On Wednesday, the California Supreme Court denied a police union’s last-minute petition to change a new police transparency law, rejecting the union’s effort to make the law – Senate Bill 1421 – apply only to records created after Jan. 1, 2019.
SB 1421, authored by Sen. Nancy Skinner (D-Berkeley), requires that certain personnel records and records relating to specified incidents, complaints and investigations involving peace officers and custodial officers to be made available for public inspection pursuant to the California Public Records Act – a sweeping change in California law.
In a one-sentence order issued Wednesday, the California Supreme Court rejected a petition filed on Dec. 18 by the San Bernardino County Sheriff’s Employees’ Benefit Association.
The First Amendment Coalition, or FAC, led a coalition of media groups in opposing the union’s effort, filing papers on Dec. 28 urging the court to deny the effort to gut the law.
“This is a great result for transparency and for the public,” said FAC Executive Director David Snyder. “We’re grateful the Supreme Court saw through the union’s Hail Mary effort to weaken this law, which will allow broad public access to police misconduct files.”
The union had asked the high court to rule that the bill, signed into law in September, applies only to records created after Jan. 1 – the bill’s effective date. That came after the county of San Bernardino stated in a Dec. 13 letter that it intended to retroactively apply the legislation’s amendments to personnel records, according to a union announcement when it filed the petition.
The union said the release of such records before the bill’s effective date would cause irreparable harm to the statutory and constitutional rights of its members, as peace officers’ personnel records received legal protection prior to SB 1421.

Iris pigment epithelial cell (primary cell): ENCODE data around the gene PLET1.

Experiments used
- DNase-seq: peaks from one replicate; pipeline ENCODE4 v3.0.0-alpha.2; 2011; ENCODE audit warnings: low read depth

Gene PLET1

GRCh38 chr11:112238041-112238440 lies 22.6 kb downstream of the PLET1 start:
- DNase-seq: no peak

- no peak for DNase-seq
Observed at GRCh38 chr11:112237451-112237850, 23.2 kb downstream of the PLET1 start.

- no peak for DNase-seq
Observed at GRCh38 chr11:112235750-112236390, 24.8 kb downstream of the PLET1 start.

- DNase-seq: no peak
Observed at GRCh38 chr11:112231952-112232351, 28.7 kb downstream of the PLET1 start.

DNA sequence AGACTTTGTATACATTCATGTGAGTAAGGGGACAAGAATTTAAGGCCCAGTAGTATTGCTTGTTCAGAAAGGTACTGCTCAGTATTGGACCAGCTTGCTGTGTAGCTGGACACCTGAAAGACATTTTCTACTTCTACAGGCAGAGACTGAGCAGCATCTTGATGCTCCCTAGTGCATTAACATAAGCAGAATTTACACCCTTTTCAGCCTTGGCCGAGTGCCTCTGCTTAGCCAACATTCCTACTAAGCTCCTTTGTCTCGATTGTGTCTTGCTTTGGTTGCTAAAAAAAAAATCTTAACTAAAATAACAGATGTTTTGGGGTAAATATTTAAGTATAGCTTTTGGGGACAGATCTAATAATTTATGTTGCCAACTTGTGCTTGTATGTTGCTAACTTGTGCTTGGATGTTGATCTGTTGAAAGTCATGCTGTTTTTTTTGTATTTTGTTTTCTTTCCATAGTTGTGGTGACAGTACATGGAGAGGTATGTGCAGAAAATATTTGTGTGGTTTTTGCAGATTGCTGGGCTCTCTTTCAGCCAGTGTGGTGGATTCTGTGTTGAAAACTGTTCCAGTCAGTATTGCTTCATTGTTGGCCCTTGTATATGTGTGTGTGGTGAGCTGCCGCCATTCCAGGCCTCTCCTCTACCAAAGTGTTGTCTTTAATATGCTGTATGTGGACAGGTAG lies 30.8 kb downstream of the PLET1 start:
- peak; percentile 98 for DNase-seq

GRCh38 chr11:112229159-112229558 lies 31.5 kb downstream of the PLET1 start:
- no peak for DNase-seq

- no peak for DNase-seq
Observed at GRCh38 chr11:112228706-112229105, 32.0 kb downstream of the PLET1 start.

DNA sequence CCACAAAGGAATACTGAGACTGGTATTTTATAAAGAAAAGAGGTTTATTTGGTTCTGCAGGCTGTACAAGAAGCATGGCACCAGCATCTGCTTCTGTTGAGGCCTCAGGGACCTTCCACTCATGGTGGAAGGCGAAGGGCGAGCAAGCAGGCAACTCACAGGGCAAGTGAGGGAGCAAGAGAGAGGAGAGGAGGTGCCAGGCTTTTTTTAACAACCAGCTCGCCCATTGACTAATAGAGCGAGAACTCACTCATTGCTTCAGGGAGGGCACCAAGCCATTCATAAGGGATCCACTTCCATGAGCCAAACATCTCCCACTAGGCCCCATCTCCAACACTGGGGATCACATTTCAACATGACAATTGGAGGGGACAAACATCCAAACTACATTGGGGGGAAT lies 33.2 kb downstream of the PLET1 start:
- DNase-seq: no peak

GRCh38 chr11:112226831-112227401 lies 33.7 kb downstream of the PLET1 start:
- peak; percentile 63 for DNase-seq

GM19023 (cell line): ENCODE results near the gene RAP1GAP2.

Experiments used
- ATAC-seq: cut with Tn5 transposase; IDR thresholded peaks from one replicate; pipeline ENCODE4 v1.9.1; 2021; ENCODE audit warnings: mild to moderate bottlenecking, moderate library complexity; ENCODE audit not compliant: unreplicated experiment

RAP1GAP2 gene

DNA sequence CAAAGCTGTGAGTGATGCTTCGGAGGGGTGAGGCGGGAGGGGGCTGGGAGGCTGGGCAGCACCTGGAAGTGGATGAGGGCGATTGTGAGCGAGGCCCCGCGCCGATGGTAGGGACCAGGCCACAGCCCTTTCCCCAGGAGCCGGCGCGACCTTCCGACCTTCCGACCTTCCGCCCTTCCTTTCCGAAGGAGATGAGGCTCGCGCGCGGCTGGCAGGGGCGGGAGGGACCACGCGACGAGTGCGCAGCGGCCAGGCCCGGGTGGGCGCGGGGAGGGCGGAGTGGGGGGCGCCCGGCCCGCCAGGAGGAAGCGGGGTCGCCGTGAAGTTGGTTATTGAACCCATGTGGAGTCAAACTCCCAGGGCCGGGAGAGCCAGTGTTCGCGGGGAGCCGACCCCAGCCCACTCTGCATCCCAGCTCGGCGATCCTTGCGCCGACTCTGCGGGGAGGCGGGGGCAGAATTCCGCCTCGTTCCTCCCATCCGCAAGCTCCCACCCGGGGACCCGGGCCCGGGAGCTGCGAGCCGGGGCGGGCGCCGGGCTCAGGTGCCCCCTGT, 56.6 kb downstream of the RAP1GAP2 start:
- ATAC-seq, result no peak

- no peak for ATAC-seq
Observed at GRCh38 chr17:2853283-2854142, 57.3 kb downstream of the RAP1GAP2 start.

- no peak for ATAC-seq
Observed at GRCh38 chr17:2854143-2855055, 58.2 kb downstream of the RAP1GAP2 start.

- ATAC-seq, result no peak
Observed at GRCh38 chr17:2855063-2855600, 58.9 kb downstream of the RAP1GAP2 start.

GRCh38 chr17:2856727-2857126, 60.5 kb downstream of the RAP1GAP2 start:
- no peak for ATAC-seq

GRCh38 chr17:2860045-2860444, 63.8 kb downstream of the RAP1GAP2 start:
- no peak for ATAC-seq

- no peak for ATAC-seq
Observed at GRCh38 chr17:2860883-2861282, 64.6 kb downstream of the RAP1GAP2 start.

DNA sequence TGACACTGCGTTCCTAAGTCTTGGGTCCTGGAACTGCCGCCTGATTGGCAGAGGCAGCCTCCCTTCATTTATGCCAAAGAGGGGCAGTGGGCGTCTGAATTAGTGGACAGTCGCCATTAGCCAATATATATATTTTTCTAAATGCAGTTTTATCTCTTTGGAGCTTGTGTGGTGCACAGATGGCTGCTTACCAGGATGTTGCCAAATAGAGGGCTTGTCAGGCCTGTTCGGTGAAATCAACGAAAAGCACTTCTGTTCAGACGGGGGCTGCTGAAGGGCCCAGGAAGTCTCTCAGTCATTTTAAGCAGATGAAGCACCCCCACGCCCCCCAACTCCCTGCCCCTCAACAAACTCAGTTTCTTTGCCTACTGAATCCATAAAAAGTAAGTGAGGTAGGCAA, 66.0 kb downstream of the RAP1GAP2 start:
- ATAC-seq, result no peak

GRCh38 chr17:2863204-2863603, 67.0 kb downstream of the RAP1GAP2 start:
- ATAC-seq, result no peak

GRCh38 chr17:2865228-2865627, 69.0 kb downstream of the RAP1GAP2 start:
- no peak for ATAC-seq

The Peace Officers Research Association of California, or PORAC, raised issue with the bill previously, saying its mandates are broad, and that it creates confusion and uncertainty in the administrative disciplinary process.
PORAC said the information that will be released because of this bill is already available to defendants in an action against the department through the “Pitchess” System that has been in law for 50 years, and through discovery, and raised concern that, should information about law enforcement discipline be publicized, a wave of habeas corpus petitions from convicted criminals would follow.
Joining FAC in the effort to oppose the union’s petition were the Los Angeles Times, KQED and the California News Publishers Association.
The union employed Rains Lucia Stern St. Phalle & Silver P.C. to file the legal challenge on behalf of its members. FAC and the media coalition are represented in this matter by James Chadwick and Tenaya Rodewald of the Sheppard Mullin law firm.
From Lake County News